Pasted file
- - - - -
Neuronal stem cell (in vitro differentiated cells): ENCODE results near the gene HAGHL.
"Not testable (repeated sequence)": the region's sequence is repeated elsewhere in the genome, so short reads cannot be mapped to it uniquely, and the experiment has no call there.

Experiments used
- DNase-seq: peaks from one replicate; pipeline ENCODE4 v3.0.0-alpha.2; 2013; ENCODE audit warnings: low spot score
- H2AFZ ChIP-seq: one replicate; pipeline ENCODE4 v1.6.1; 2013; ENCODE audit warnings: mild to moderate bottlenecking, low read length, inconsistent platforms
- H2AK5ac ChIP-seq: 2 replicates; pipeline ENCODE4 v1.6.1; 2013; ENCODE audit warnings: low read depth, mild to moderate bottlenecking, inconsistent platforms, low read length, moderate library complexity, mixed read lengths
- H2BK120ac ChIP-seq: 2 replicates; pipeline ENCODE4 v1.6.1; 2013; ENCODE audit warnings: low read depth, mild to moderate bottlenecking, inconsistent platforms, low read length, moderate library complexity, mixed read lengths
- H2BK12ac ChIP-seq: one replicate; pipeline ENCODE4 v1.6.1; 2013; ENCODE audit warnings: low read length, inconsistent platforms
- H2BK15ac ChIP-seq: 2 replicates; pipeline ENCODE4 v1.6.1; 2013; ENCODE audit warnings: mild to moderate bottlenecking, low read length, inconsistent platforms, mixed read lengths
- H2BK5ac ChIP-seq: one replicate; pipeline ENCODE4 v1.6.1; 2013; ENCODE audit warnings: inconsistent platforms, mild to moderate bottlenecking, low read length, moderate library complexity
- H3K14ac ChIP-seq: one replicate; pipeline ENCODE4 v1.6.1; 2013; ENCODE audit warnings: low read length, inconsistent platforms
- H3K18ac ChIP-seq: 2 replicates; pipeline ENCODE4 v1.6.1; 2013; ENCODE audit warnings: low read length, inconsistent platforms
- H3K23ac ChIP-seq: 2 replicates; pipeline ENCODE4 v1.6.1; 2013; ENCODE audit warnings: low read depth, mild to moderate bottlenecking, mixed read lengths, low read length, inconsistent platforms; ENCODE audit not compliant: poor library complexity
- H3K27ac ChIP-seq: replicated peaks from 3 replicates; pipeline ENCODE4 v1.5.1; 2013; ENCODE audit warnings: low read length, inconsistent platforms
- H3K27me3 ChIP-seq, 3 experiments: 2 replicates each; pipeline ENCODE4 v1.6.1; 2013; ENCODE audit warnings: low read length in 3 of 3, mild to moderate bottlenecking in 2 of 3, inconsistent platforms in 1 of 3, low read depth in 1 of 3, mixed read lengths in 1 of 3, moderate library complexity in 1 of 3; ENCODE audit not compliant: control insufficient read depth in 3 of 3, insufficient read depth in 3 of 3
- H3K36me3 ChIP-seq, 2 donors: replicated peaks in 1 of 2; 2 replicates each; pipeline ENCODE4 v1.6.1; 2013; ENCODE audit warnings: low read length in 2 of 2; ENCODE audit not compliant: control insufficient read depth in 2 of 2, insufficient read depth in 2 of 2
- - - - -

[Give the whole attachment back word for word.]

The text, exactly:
Neuronal stem cell (in vitro differentiated cells): ENCODE results near the gene HAGHL.
"Not testable (repeated sequence)": the region's sequence is repeated elsewhere in the genome, so short reads cannot be mapped to it uniquely, and the experiment has no call there.

Experiments used
- DNase-seq: peaks from one replicate; pipeline ENCODE4 v3.0.0-alpha.2; 2013; ENCODE audit warnings: low spot score
- H2AFZ ChIP-seq: one replicate; pipeline ENCODE4 v1.6.1; 2013; ENCODE audit warnings: mild to moderate bottlenecking, low read length, inconsistent platforms
- H2AK5ac ChIP-seq: 2 replicates; pipeline ENCODE4 v1.6.1; 2013; ENCODE audit warnings: low read depth, mild to moderate bottlenecking, inconsistent platforms, low read length, moderate library complexity, mixed read lengths
- H2BK120ac ChIP-seq: 2 replicates; pipeline ENCODE4 v1.6.1; 2013; ENCODE audit warnings: low read depth, mild to moderate bottlenecking, inconsistent platforms, low read length, moderate library complexity, mixed read lengths
- H2BK12ac ChIP-seq: one replicate; pipeline ENCODE4 v1.6.1; 2013; ENCODE audit warnings: low read length, inconsistent platforms
- H2BK15ac ChIP-seq: 2 replicates; pipeline ENCODE4 v1.6.1; 2013; ENCODE audit warnings: mild to moderate bottlenecking, low read length, inconsistent platforms, mixed read lengths
- H2BK5ac ChIP-seq: one replicate; pipeline ENCODE4 v1.6.1; 2013; ENCODE audit warnings: inconsistent platforms, mild to moderate bottlenecking, low read length, moderate library complexity
- H3K14ac ChIP-seq: one replicate; pipeline ENCODE4 v1.6.1; 2013; ENCODE audit warnings: low read length, inconsistent platforms
- H3K18ac ChIP-seq: 2 replicates; pipeline ENCODE4 v1.6.1; 2013; ENCODE audit warnings: low read length, inconsistent platforms
- H3K23ac ChIP-seq: 2 replicates; pipeline ENCODE4 v1.6.1; 2013; ENCODE audit warnings: low read depth, mild to moderate bottlenecking, mixed read lengths, low read length, inconsistent platforms; ENCODE audit not compliant: poor library complexity
- H3K27ac ChIP-seq: replicated peaks from 3 replicates; pipeline ENCODE4 v1.5.1; 2013; ENCODE audit warnings: low read length, inconsistent platforms
- H3K27me3 ChIP-seq, 3 experiments: 2 replicates each; pipeline ENCODE4 v1.6.1; 2013; ENCODE audit warnings: low read length in 3 of 3, mild to moderate bottlenecking in 2 of 3, inconsistent platforms in 1 of 3, low read depth in 1 of 3, mixed read lengths in 1 of 3, moderate library complexity in 1 of 3; ENCODE audit not compliant: control insufficient read depth in 3 of 3, insufficient read depth in 3 of 3
- H3K36me3 ChIP-seq, 2 donors: replicated peaks in 1 of 2; 2 replicates each; pipeline ENCODE4 v1.6.1; 2013; ENCODE audit warnings: low read length in 2 of 2; ENCODE audit not compliant: control insufficient read depth in 2 of 2, insufficient read depth in 2 of 2